NASHVILLE, Tenn. (WKRN) – The founder of Bongo Java has made a commitment to “starting a conversation.” In partnership with Arts4Impact, the goal is to allow local artists and musicians to be “agents of change.”

After the Covenant School shooting, the discussion of gun reform could be found on almost every corner of Middle Tennessee. It all came to a head at the Tennessee special session called by Gov. Bill Lee (R-Tennessee).

However, many would leave disappointed, after claiming no real gun reform bills were passed. Nearly a week later, the community still has not forgotten what many advocated for, putting it into the form of art.

Arts4Impact was founded by Jacqueline von Edelberg who created a memorial in her hometown after the Highland Park shooting on July 4, 2022.

Bongo Java East Nashville Location

Outside of the Bongo Java shop in East Nashville, at first glance, the colors pull you in.

“I designed this really bright orange camo pattern with kind of holographic colors going through it so that you couldn’t miss it, so that it couldn’t be invisible, and you know hunters wear that color so that they’re not targets, and I thought it was really ironic that our kids don’t want to be victims of gun violence,” said Herb Williams, the artist behind the mural.

The mural stands in partnership with Margo Cloniger. The goal is to have an “Invitation to a Conversation” art installation.

Williams’ passion comes from personal experience.

“Just a couple blocks down the road in 2017, my mom was a victim to gun violence, and just after the Covenant shooting, I was finally able to be so pint up with anger that I was just like, ‘I’m done. I want to tell my story.’ And not just tell my story, but help my dad do these things,” said Maggie Williams, Herb’s daughter, as she watched her father paint.

According to the Williams family, Maggie’s mother was shot and killed outside of her house in 2017 while the kids were home inside. The shooter was reportedly a man who bought the pistol legally from a nearby sporting goods store that morning.

“If we had any one of simple red flag laws, better law enforcement communication, or more thorough background checks or waiting periods, his history of violence and domestic abuse would have prevented the sale and saved her life,” Herb explained.

Along with the mural, the entire lot outside is full of orange chairs, picnic chairs, and woven cloth memorials.

Herb and his children went downtown during the special session. He described seeing a huge crowd and armed pro-gun men. It was a moment he said he felt panicked, worried he could be separated from his children at any moment. So to help, he created a pattern and put it on a bandana or hat so that he could easily find his kids at a moment’s notice. It’s the same design featured on the mural.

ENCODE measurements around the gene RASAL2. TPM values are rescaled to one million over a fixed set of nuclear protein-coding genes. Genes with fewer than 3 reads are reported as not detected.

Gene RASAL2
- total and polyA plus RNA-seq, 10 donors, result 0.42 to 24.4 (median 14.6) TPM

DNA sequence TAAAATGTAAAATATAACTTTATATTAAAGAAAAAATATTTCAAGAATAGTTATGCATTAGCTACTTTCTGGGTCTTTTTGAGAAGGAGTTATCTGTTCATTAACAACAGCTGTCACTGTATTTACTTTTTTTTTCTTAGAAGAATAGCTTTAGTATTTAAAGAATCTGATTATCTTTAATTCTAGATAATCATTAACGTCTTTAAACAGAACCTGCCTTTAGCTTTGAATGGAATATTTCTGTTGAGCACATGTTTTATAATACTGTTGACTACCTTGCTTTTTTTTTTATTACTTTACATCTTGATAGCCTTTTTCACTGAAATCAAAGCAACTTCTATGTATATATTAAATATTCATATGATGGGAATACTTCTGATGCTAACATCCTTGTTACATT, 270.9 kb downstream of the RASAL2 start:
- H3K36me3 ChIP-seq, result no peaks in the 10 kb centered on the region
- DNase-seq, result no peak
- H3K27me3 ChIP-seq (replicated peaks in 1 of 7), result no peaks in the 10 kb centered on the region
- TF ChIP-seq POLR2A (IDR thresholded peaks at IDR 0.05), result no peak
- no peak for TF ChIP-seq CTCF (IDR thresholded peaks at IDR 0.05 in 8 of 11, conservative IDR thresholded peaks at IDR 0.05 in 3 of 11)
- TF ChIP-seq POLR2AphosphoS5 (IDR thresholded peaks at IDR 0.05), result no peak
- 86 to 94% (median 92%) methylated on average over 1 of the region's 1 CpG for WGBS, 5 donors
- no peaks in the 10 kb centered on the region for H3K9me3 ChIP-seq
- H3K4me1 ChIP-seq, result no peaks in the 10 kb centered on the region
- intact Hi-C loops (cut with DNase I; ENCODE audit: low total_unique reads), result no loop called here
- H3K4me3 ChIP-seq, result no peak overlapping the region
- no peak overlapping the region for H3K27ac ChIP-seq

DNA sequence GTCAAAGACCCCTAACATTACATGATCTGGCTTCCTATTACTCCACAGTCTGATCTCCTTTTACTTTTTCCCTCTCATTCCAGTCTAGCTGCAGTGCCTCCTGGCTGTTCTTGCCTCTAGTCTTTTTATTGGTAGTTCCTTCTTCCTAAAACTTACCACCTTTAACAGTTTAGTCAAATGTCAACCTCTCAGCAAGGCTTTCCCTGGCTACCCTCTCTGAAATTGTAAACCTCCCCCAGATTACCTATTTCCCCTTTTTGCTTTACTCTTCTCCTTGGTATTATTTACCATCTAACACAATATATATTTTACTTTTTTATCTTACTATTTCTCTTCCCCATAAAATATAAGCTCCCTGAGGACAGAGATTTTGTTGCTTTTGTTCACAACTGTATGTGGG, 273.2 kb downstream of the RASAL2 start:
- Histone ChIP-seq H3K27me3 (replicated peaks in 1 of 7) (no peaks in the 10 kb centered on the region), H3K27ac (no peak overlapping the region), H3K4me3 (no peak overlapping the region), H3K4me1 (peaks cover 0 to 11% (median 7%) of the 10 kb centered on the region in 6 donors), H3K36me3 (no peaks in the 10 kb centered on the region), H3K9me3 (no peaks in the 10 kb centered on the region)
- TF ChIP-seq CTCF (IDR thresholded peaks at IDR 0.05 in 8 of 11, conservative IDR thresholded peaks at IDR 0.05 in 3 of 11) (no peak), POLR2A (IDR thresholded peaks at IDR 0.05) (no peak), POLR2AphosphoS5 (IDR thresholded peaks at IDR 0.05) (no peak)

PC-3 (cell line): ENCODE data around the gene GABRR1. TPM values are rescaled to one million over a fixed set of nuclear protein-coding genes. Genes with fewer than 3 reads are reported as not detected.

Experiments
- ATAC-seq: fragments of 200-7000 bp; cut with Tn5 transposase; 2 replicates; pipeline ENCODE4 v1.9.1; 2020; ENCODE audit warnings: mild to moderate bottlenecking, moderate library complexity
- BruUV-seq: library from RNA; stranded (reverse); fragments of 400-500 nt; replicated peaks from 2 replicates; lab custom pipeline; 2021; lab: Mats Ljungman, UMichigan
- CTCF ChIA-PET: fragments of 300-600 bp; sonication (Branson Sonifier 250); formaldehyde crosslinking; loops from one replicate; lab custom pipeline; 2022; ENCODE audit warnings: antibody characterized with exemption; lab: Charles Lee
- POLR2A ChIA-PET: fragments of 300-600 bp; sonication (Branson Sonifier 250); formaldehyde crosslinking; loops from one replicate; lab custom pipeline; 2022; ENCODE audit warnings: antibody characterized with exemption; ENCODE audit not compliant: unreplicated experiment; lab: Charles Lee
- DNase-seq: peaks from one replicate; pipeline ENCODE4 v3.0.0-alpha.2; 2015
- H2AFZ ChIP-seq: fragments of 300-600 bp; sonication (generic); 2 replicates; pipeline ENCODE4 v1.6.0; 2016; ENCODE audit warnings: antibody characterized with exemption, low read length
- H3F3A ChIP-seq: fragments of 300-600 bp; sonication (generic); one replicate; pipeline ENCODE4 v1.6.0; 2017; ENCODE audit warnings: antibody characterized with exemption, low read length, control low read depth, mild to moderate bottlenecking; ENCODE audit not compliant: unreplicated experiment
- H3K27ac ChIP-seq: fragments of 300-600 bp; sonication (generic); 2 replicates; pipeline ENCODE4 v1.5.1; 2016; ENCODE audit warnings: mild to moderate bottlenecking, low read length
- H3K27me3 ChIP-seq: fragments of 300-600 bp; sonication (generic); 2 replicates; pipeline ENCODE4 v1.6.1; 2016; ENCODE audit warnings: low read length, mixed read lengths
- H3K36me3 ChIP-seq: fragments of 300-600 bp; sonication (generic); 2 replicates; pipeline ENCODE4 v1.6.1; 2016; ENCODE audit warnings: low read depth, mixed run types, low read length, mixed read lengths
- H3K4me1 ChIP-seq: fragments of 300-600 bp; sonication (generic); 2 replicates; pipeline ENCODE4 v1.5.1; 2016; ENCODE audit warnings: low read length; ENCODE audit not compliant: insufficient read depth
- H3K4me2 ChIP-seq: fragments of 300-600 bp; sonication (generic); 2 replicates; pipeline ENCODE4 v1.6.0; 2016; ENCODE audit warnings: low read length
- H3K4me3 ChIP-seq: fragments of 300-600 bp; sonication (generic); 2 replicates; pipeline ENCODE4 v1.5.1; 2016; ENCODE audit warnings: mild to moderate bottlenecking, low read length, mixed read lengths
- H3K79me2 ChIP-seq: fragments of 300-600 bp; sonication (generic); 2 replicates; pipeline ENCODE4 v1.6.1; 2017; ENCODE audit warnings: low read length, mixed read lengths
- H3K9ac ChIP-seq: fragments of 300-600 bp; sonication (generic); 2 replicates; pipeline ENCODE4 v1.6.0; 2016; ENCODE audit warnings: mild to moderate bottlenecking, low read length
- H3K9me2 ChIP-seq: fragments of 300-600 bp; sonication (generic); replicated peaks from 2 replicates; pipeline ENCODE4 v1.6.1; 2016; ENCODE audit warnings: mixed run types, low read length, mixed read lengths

“I hope they get the sense of hope because it is such a depressing topic that you can just dive right in, and I think some people need some hope right now,” Maggie said.

While Herb had hoped to speak during the session, he instead is letting his artwork do the talking.

“I just felt like words weren’t enough; if they’re not going to hear our words or strike down any kind of argument, that maybe art could be something that could better speak about all the complex views of the issue, something the legislatures would have to take time to respond to,” Herb said.

Bongo Fido Location

Through the lens of empowerment, a collection going beyond the words of what happened inside the Tennessee State Capitol is being put up.

“I hope that people can understand that by having a visual story and a visual scene that it helps them emphasize and connect with those who have been affected by gun violence, and also see how even though that’s very horrendous, I hope that it shows when we come together, (we) can bring about not only change, but beautiful moments to share collectively,” described Eve Greenberg, one of the photographers behind the photos.

Each photo tells the story of each day as advocates and parents demanded action.

“It’s never-ending, or at least it hasn’t ended yet. So, it’s important to show that,” Greenberg said.

You can see all of the exhibited work here.

Bongo Belmont Location

You can find a version of the bright orange colors at each Bongo Java location.

“Conversations with artists lead to paring trees orange,” said Bob Berstein, the founder of Bongo Java.

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Near the Belmont University Campus, two trees sit identical in color, with one message.

“I hope it’s a positive message that we’re making. We want people to talk about it; that’s what this is all about, having conversations,” Bernstein said. “This isn’t about second amendment rights; it’s not about that. This is about gun violence.”